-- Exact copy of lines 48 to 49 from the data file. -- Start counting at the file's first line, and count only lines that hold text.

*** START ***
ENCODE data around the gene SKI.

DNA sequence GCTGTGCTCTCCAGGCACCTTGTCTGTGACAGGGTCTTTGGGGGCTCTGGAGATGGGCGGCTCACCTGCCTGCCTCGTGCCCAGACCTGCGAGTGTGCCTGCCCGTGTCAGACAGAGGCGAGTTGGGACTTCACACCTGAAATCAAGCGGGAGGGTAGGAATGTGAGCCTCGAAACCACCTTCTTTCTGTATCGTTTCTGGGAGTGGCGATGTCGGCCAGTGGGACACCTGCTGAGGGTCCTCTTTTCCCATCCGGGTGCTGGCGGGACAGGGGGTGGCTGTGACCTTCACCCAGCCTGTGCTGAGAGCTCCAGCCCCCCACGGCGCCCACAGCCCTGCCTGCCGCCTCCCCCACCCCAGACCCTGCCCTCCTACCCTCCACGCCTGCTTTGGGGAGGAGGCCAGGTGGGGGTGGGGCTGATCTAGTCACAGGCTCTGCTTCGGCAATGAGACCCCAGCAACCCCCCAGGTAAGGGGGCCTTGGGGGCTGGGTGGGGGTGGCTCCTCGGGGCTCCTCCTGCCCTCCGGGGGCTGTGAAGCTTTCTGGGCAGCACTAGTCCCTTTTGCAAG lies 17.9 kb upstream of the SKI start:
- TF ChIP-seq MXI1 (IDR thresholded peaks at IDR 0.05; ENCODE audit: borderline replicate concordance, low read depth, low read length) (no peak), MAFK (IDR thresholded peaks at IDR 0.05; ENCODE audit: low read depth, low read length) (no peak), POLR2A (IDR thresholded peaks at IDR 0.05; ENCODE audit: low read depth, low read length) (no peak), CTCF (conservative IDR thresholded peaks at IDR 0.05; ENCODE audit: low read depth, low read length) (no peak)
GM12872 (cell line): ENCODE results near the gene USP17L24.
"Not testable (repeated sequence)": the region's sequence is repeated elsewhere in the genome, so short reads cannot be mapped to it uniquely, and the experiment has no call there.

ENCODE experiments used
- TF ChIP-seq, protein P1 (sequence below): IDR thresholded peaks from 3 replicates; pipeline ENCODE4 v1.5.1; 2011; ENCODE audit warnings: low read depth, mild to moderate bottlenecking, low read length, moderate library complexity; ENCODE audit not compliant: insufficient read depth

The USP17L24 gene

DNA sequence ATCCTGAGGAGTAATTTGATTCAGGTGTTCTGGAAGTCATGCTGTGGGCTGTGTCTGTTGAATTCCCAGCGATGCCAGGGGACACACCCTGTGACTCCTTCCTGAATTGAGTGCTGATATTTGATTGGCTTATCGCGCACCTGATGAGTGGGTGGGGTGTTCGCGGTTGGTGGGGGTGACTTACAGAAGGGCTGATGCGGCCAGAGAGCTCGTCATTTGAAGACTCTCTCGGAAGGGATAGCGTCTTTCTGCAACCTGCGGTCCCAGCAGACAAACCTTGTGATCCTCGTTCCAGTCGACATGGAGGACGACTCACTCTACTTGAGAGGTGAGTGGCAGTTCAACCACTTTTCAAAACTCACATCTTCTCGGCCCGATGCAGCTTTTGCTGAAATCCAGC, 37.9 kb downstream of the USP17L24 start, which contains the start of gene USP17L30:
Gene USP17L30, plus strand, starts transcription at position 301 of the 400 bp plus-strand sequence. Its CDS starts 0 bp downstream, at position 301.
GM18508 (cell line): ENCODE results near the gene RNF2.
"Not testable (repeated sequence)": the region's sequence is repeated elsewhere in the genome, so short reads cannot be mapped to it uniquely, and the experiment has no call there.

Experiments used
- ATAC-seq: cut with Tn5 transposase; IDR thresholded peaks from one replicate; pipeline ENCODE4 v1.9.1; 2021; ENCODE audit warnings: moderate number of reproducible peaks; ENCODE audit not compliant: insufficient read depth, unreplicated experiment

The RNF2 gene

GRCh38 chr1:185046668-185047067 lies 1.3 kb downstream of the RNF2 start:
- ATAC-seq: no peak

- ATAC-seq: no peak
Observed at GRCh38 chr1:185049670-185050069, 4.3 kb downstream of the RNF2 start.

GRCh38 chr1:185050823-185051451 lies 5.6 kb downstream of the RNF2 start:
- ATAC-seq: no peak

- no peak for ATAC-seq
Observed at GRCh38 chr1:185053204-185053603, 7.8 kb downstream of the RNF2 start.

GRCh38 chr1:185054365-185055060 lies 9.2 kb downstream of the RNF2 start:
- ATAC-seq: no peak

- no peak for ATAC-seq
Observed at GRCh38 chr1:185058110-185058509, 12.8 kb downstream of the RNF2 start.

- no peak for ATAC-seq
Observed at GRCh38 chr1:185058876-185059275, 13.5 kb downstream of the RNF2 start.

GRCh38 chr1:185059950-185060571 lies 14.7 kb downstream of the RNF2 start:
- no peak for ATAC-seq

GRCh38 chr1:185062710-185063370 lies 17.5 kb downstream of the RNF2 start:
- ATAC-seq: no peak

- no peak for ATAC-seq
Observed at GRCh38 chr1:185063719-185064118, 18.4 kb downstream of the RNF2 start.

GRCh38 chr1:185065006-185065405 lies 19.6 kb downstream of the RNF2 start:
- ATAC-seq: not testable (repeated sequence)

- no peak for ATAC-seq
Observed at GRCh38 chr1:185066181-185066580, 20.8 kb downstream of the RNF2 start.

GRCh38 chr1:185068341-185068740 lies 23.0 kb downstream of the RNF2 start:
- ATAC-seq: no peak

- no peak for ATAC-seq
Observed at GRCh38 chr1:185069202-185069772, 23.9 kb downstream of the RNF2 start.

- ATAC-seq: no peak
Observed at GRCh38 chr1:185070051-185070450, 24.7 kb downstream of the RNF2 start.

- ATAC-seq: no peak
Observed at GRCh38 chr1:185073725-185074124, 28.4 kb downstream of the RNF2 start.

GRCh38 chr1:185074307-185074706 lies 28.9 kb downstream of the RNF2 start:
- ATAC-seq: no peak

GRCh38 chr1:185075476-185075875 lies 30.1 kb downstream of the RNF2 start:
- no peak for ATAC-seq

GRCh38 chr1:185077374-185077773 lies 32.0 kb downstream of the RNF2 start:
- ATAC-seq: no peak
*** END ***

GRCh38 chr1:185074307-185074706 lies 28.9 kb downstream of the RNF2 start:
- ATAC-seq: no peak